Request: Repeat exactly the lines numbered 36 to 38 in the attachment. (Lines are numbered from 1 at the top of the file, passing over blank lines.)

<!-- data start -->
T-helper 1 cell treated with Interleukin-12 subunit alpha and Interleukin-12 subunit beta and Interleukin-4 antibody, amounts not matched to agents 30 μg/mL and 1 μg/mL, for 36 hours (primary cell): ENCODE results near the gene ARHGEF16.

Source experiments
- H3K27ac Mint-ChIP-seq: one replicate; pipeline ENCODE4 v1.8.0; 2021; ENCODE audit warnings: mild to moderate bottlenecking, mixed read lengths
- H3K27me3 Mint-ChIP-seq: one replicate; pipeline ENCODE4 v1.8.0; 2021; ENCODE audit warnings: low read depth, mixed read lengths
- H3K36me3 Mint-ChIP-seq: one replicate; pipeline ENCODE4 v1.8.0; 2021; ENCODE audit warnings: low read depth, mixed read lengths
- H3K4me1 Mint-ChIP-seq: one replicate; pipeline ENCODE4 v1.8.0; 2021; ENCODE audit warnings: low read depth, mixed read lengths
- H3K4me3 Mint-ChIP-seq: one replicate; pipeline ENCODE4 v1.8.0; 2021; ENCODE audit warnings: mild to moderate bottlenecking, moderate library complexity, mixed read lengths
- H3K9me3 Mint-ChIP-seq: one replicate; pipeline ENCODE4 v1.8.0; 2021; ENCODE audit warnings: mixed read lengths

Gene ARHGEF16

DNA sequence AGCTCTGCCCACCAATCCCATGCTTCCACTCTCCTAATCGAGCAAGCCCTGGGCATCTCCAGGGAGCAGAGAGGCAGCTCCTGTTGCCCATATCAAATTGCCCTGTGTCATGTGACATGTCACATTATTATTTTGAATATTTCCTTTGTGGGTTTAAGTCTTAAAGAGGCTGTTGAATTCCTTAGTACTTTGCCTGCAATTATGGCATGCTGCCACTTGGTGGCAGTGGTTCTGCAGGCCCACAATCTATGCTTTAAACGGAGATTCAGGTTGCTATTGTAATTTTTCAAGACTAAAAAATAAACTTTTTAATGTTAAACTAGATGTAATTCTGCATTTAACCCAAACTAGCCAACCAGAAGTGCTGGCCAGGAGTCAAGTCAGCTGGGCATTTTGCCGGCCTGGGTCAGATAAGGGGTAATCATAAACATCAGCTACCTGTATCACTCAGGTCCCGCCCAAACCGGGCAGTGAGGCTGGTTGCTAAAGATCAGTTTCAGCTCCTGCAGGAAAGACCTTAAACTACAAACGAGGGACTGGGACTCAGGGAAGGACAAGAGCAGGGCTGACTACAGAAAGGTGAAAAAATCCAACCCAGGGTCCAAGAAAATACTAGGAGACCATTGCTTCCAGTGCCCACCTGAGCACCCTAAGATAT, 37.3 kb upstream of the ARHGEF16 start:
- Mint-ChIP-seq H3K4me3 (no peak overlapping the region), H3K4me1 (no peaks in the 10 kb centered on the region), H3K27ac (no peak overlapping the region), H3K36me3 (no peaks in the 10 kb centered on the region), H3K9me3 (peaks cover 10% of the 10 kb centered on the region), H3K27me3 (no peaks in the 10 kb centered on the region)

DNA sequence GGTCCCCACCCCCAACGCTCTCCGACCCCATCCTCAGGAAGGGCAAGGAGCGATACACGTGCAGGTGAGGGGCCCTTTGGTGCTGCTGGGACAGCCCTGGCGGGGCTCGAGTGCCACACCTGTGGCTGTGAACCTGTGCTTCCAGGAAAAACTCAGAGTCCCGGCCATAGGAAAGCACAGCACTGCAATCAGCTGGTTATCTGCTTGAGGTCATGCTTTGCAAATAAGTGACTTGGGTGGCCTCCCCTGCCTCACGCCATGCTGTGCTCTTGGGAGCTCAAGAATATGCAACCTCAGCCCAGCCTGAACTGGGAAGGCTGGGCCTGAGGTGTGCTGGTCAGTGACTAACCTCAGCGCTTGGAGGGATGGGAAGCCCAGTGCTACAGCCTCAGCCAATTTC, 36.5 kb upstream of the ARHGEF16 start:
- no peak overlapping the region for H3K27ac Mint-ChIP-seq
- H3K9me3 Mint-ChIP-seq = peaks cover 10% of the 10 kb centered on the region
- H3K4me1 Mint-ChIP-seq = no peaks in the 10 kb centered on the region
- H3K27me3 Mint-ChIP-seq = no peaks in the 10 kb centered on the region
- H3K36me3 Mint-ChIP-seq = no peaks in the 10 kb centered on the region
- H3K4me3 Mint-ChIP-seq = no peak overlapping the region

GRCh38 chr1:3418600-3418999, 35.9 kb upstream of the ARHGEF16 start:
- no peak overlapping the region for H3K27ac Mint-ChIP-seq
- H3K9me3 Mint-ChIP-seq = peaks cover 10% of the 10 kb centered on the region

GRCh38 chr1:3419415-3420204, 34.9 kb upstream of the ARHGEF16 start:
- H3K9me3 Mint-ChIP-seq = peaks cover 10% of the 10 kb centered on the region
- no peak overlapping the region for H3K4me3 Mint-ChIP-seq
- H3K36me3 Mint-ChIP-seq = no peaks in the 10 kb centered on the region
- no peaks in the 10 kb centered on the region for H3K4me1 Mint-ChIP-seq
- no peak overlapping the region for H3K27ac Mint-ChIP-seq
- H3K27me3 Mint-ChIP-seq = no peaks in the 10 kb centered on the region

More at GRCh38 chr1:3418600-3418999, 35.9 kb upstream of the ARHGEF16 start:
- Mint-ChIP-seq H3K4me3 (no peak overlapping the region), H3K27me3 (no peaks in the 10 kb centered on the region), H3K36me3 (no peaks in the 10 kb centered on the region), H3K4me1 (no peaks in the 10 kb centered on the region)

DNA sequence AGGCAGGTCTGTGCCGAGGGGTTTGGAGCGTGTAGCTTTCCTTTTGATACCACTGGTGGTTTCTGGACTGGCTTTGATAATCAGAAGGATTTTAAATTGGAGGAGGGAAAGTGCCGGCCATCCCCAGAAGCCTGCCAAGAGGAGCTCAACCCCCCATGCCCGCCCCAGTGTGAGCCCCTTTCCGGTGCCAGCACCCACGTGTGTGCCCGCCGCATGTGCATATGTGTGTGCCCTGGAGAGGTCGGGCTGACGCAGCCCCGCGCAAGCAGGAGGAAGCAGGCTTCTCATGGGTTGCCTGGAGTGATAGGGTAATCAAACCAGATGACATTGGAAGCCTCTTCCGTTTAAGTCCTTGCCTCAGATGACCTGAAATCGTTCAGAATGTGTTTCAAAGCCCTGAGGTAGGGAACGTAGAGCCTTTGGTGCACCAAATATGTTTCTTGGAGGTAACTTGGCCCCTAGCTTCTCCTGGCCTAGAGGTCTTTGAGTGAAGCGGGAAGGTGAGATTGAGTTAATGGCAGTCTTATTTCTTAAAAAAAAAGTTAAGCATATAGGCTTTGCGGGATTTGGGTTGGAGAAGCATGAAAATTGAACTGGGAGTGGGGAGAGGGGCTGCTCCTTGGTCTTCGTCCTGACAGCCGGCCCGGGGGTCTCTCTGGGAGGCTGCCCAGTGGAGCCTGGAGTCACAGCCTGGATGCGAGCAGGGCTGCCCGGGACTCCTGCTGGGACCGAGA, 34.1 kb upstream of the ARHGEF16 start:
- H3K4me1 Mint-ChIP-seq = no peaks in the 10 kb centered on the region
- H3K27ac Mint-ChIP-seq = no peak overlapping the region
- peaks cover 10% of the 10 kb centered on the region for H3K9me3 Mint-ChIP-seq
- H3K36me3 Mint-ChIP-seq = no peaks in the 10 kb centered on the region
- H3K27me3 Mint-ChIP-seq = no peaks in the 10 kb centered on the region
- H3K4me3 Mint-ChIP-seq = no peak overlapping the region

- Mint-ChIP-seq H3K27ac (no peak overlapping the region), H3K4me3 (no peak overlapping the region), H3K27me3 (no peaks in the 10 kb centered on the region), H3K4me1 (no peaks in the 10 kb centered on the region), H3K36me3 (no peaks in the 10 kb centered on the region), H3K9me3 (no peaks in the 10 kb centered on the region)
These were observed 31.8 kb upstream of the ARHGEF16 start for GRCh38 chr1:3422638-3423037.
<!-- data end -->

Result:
- H3K27me3 Mint-ChIP-seq = no peaks in the 10 kb centered on the region
- H3K4me3 Mint-ChIP-seq = no peak overlapping the region

- Mint-ChIP-seq H3K27ac (no peak overlapping the region), H3K4me3 (no peak overlapping the region), H3K27me3 (no peaks in the 10 kb centered on the region), H3K4me1 (no peaks in the 10 kb centered on the region), H3K36me3 (no peaks in the 10 kb centered on the region), H3K9me3 (no peaks in the 10 kb centered on the region)